March 4, 2017; revised November 13, 2018; October 25, 2019
“Attā hi attanō nāthō
kō hi nāthō parō siyā
attanā hi sudanténa
nātham labhati dullabham”
(Dhammapada verse 160)
This is an important verse where the word “atta/attā” (pronounced “aththa”/”aththā“) is used with two very different meanings in two places within the same verse.
- In the conventional sense, “attā” means “a person”.
- The deeper meaning when pronounced “atta” is “in full control”, the opposite of which is anatta (“helpless”) as in the Tilakkhana.
- Depending on the context, one needs to pick the correct meaning. In this verse, both meanings are used.
- When one attains the true “atta” state (Nibbana), one has become “nātha“, which is still used in Sinhala meaning “found refuge or salvation”. As long as one remains in the 31 realms (this world), one is “anātha” (which is the Sinhala word for anatta) or “helpless”.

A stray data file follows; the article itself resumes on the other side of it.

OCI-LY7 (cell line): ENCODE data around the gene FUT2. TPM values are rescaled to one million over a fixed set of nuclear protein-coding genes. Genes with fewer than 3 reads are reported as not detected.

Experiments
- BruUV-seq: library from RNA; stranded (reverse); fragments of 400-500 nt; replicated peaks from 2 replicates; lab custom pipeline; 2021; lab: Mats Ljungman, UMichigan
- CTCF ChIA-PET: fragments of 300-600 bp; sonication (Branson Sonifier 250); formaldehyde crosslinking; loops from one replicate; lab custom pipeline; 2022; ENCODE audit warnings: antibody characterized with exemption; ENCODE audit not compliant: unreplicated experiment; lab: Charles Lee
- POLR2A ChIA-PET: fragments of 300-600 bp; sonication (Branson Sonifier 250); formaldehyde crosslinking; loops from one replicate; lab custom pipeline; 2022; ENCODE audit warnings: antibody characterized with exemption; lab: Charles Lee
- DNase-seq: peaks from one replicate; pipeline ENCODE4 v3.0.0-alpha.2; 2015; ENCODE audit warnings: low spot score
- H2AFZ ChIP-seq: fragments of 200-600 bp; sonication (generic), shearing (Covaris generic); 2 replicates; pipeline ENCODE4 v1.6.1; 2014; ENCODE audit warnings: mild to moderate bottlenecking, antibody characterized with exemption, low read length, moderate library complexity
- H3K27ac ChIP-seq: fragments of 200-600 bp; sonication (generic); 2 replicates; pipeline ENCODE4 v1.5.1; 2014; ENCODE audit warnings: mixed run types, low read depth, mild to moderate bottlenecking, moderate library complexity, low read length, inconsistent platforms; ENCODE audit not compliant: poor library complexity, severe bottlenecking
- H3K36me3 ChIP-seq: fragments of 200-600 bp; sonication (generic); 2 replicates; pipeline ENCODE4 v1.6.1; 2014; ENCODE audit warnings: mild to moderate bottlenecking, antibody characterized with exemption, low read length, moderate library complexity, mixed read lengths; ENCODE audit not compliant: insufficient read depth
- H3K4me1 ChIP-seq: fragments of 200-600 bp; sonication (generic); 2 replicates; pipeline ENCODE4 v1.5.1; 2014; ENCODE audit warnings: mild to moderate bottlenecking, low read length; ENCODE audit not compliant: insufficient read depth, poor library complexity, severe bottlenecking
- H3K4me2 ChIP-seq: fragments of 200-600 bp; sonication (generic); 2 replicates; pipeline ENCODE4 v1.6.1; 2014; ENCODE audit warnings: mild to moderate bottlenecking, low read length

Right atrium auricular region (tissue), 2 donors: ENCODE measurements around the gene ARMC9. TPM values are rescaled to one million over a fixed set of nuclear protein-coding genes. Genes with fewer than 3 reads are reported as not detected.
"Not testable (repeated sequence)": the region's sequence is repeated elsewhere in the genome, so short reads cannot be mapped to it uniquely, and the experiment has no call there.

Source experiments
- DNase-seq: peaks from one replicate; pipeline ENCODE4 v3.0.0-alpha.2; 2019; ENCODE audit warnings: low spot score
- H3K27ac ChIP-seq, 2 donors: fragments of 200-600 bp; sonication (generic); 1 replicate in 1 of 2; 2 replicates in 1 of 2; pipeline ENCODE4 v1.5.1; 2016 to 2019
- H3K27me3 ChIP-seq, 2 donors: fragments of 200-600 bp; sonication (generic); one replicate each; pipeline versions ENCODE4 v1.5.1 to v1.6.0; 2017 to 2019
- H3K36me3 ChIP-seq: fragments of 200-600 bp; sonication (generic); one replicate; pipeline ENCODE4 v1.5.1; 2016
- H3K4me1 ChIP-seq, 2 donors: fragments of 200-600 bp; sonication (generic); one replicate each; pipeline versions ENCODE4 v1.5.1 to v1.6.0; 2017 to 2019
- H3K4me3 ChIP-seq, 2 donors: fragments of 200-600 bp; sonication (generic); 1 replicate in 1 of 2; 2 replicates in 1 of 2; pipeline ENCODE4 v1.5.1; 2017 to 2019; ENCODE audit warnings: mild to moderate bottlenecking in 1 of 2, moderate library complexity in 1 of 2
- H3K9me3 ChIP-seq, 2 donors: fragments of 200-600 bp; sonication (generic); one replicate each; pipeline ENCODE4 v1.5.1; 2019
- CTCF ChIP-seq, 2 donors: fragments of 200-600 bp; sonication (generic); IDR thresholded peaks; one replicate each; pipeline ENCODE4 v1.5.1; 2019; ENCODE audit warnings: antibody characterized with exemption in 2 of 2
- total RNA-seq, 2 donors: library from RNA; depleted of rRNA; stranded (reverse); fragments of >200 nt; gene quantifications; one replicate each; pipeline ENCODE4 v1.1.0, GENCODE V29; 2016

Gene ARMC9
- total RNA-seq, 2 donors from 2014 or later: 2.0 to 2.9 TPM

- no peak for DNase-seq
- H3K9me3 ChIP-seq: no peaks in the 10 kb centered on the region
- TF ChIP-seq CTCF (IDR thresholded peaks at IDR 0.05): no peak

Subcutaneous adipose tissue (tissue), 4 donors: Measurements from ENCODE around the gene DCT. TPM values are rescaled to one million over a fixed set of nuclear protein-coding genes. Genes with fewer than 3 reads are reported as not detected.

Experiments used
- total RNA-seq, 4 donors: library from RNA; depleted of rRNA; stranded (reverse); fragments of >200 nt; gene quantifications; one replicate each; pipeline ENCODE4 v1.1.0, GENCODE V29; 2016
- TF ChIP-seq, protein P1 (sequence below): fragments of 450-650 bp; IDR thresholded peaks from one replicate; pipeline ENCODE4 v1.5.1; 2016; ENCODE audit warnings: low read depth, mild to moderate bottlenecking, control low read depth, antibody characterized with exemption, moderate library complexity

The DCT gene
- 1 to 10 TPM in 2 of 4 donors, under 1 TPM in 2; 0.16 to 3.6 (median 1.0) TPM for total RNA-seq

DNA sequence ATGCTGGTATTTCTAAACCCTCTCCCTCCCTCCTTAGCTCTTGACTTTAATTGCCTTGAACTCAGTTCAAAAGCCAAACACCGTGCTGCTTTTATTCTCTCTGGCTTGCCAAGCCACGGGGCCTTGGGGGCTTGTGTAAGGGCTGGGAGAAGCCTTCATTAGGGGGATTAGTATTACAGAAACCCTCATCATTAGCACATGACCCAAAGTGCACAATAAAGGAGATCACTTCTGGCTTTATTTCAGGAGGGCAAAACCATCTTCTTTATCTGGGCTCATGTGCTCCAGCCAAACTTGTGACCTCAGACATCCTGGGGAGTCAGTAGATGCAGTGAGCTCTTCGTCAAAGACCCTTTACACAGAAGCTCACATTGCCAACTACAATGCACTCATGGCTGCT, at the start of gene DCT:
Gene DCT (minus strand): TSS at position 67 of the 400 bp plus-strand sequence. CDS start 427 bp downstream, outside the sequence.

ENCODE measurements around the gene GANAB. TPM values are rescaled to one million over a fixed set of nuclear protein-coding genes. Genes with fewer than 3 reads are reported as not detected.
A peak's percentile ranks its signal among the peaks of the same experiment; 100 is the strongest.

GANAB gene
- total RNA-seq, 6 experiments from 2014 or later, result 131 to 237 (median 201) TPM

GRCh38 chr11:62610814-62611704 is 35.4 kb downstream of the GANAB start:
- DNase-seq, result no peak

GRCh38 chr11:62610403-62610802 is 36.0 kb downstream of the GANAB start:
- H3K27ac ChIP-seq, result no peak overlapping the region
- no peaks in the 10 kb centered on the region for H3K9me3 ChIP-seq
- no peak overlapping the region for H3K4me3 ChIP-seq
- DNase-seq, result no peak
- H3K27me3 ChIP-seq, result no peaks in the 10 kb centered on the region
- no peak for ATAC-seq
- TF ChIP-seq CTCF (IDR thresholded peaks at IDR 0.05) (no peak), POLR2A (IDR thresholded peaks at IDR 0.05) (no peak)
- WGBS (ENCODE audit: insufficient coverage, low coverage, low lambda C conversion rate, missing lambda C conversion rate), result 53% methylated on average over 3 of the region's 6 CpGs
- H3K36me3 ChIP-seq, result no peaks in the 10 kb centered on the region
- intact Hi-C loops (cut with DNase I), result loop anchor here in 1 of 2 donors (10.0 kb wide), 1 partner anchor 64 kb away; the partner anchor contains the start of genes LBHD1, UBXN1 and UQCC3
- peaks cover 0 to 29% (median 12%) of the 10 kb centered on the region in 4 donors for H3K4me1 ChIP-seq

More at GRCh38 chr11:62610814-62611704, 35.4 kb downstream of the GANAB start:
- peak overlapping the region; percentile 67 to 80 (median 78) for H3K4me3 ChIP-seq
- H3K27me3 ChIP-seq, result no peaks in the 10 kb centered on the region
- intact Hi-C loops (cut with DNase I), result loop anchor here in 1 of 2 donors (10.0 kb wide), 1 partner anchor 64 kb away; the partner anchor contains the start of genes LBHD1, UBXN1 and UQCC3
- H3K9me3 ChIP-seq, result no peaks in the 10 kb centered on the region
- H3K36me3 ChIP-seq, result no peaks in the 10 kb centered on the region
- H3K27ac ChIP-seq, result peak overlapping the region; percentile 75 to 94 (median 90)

- “parō siyā” means “outside oneself”. Thus “kō hi nāthō parō siyā” means “how can one find refuge outside oneself”?
- One becomes atta (attanō) by cleansing (one’s mind): sudantena (sudda means “clean”).
- Labhati means get and dullabhan means rare, and as we saw above “nātha” is attaining Nibbāna. So, nāthan labhati dullabhan means “it is not easy to get to salvation (Nibbāna)”.
Therefore, we can translate the verse as follows:
“One is one’s own refuge
how can another be a refuge to one?
one reaches salvation by purifying one’s mind
getting to refuge (Nibbāna) is rare”
Here is a recording of the verse recited by me (I could not find a recording by Venerable Waharaka Thero):
A detailed discussion on “atta/attā” is given in the post, “Pali Dictionaries – Are They Reliable?” that I just published.
October 25, 2019: Attā is used in the sense of “a person” in many of the verses in the “Attavagga” of the Dhammapada.